Vladimir Putin's war on Ukraine has united western opinion against the Russian despot and resulted in a once-unthinkable economic and cultural boycott of his country. Western businesses have closed their operations in Moscow. Russian products have disappeared from European shops. Eurovision, Fifa and the Paralympic Games have all banned Russians from taking part in competitions.
When combined with the severe sanctions imposed on members of Putin's circle, this impressive western retaliation for the unprovoked invasion of Ukraine has had the effect of turning Russia into a pariah state. It's a situation Putin is unlikely to have foreseen, convinced as he was that a weak, divided West could not muster a strong response against him.
Yet there is a delicate line to walk between punishing the regime and stigmatising an entire population, large parts of which despise Putin and oppose his war. Nowhere is the tension more apparent that in the cultural boycott. The case for excluding Putin-supporting artists is clear: that explains the sacking by the Munich Philharmonic of the conductor Valery Gergiev, who was one of more than 500 artists who signed a letter of support for Putin's illegal annexation of Crimea. It is harder to argue for ostracising ordinary Russian artists. They operate in a hostile domestic environment in which poets have been silenced and exhibitions closed for challenging the chauvinism of the ruling elite. To seek to hold them responsible for Putin's crimes risks denying them any agency while playing into Putin's hands by strengthening his argument that the West has malign intentions towards all of Russia, not just towards him.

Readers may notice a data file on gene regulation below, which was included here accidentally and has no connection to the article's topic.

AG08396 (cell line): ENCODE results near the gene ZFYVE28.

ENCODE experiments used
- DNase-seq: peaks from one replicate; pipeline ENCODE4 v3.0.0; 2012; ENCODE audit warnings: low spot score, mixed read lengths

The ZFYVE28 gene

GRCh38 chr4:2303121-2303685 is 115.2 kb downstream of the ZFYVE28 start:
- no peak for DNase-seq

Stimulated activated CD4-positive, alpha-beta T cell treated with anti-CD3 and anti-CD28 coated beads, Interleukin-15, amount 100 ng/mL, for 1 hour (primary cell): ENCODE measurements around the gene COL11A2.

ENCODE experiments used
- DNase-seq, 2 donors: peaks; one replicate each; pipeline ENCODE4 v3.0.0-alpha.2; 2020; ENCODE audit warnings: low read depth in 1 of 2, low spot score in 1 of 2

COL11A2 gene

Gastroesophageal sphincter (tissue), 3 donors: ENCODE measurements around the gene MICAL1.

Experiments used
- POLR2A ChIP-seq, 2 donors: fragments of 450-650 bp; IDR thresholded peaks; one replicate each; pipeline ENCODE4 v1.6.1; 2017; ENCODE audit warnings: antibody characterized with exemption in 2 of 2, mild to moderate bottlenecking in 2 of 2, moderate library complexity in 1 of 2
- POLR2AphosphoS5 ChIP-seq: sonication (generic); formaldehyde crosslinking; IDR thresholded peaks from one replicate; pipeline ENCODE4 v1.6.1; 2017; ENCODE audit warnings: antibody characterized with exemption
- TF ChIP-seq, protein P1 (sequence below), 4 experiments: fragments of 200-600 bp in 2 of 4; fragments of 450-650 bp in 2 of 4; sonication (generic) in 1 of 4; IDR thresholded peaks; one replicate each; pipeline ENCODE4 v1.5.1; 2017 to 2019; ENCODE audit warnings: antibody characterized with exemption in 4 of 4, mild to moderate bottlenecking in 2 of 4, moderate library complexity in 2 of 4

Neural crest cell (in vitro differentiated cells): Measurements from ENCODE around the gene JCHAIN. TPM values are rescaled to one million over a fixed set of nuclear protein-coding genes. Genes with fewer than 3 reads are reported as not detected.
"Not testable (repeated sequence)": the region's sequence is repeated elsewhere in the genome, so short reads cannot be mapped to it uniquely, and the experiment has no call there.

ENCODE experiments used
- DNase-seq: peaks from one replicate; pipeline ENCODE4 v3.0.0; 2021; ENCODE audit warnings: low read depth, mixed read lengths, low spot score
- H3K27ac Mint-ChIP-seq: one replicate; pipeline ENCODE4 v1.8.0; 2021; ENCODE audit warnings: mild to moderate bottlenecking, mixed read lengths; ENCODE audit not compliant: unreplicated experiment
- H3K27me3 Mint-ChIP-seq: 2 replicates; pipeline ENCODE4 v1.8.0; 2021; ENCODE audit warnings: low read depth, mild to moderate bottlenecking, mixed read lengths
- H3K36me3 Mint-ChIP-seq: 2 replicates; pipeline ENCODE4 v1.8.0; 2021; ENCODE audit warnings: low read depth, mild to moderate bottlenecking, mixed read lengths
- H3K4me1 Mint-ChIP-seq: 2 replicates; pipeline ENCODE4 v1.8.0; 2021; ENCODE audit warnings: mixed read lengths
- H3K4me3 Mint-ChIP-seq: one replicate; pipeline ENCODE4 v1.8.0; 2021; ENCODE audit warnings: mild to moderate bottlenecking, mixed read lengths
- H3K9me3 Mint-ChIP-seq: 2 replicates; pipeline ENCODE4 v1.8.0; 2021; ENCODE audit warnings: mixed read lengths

Dehumanising Russians and denying their individual autonomy have been among Putin’s chief objectives. His power depends on it. But as the brave anti-war protesters on Red Square remind us daily, he has not succeeded in snuffing out the tolerant, generous and open-minded spirit of so many Russians. The world must listen to that Russia while sparing no effort in holding the thugs in the Kremlin to account.